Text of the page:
Here is an honest appraisal of the Roman culture. It serves as a solemn warning to us:
Rome was [both] the political powerhouse, and a socio-religious [reality], embracing a range of domestic and foreign deities. Temples to the divinities were not only places of veneration but also hubs of economic activity; cultural and political elites were inseparably linked to the religious milieu. In one’s own household, ethnicity was garbed in ancestral gods and mystical lineages, adding a familial dynamic to the spiritual world. Mystery schools and oracles, Egyptian and Mithraic influences, public festivals to honor the gods, and imperial cults and Emperor worship—all were part of the mix. Spiritual exports and imports ebbed and flowed across the Empire, re-transmitting cultic traditions and Roman ideals. 
Pagan views of sex were essential to a smooth-flowing culture. Not only would one need to esteem the sexual behavior of the emperor and his leading politicians, but the integration of slavery, so crucial to pagan Rome’s economy, depended on hetero—and homosexual dominance of slaves by their owners. Teichrib fleshes this out:
To be a follower of Jesus Christ without giving fidelity to the accepted religious and moral order of the day was considered disruptive to the greater community. Viewed by Roman authorities with mistrust and charged as superstitious, early Christians lived under constant suspicion, contempt, and hostility. Conspicuous by their absence at the great Roman civic festivals, early Christians were often viewed with suspicion and mistrust.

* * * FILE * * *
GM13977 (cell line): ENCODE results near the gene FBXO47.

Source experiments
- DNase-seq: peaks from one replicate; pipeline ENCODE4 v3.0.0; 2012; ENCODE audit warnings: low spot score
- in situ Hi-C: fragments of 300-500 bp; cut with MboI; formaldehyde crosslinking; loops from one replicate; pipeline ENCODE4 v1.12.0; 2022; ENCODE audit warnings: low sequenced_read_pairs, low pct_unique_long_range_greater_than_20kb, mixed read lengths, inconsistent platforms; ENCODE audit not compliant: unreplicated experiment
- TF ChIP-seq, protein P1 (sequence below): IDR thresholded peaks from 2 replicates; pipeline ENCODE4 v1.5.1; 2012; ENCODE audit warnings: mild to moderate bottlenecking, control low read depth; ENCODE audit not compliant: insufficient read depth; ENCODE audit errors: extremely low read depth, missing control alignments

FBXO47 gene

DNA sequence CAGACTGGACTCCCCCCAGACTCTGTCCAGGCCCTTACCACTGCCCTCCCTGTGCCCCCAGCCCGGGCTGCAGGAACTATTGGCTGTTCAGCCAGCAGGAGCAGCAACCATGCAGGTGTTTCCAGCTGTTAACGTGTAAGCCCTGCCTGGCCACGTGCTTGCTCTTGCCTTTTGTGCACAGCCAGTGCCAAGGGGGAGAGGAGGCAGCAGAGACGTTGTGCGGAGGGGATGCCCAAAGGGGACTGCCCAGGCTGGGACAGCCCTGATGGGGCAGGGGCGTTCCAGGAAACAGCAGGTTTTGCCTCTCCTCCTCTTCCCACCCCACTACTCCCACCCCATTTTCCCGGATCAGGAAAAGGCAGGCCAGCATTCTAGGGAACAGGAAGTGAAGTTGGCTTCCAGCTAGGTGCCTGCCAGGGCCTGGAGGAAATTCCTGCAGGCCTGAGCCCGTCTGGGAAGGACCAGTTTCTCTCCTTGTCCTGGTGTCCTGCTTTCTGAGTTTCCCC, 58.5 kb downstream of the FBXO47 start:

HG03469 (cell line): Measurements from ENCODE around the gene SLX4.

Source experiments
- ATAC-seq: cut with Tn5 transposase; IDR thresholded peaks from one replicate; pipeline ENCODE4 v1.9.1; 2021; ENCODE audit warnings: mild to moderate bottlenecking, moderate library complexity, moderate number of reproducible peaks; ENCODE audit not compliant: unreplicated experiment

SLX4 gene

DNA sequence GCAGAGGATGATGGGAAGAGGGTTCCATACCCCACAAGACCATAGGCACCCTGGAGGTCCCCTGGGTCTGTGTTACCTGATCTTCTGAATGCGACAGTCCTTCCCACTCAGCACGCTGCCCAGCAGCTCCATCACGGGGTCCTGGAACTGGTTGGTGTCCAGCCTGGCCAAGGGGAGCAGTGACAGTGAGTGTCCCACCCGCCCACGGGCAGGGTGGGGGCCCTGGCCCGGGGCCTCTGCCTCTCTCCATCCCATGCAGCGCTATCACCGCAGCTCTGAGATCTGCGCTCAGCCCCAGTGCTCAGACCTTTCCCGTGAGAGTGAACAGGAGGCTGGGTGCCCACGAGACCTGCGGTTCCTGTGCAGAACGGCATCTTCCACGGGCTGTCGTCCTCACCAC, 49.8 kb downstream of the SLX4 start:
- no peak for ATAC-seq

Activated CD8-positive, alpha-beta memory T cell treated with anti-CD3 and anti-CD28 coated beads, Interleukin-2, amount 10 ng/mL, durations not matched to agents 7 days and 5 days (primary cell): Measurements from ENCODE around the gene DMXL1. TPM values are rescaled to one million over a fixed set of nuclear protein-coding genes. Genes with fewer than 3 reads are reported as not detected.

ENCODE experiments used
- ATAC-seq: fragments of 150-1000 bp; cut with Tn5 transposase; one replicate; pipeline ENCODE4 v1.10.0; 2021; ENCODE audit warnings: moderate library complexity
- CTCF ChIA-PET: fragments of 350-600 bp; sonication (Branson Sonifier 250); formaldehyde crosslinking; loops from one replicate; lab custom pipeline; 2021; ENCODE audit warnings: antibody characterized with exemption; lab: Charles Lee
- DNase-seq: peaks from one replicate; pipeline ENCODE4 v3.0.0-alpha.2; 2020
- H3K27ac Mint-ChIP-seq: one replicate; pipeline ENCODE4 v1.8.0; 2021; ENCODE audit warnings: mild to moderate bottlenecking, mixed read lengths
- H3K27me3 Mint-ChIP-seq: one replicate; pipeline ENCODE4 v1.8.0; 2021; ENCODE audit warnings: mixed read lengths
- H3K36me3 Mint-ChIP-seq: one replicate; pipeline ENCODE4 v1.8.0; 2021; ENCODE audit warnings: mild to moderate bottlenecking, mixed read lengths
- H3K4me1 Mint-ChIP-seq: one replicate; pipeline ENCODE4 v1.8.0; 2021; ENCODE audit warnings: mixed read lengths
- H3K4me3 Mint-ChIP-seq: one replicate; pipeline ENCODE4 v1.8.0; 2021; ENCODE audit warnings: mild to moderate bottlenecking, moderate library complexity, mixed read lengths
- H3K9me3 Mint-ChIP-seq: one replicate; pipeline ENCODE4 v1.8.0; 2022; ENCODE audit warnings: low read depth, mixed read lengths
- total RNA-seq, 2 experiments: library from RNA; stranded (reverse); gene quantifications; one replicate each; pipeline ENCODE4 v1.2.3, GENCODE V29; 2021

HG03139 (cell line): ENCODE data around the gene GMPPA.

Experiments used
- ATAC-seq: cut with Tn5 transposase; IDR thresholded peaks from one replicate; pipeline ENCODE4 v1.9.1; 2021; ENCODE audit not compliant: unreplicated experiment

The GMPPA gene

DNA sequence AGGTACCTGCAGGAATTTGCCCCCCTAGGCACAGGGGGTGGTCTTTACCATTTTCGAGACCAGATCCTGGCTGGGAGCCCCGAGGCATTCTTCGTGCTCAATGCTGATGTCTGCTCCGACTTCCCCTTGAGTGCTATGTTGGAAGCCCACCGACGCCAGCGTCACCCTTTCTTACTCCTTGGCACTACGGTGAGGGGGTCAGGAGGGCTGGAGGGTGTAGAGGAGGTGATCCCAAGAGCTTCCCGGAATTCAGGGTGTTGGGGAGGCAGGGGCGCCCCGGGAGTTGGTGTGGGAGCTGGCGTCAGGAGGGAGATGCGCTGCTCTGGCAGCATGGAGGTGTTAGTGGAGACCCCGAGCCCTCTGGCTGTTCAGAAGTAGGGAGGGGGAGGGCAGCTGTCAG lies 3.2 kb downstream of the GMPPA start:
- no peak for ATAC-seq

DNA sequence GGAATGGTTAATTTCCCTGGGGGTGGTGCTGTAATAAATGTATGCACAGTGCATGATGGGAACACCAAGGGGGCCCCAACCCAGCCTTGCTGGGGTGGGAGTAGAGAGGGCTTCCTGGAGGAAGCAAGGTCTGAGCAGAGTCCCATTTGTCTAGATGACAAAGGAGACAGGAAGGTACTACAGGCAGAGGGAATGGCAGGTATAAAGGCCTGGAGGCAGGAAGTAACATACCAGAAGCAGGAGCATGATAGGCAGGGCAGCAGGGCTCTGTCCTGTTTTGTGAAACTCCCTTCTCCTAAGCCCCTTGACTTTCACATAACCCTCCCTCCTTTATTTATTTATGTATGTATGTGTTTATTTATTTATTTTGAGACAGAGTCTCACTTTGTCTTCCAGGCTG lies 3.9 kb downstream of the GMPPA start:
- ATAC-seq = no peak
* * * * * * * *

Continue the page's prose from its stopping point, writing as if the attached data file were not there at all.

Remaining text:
This need for social conformity may explain how the intellectual and respected Roman Senator and historian Tacitus (AD 56–120), in his Annals (44:2-4; c. 116), speaks of Christianity as a “destructive superstition,” and of Christians as “infamous for their abominations” justly punished for their crime of “hatred of the human race.” Christian “hate speech” (i.e. Gospel clarity) was unacceptable.
What will gay pagans do today? Even if Revoice homosexuals would not necessarily favor it, why will the gay agenda not include committed incestuous relationships between a father and a son, or a wife and daughter, since there would be no natural children and thus no deformed children? A favorite among contemporary gay thinkers is Harry Hay considered a spiritual authority on the value of “third gender people” who spiritually “manage the frontiers between the seen and the unseen, the known and the unknown.” It is well known that Hay consistently advocated the inclusion of the North American Man/Boy Love Association (NAMBLA) in gay-pride parades,  that is, paedophila—as in ancient Rome.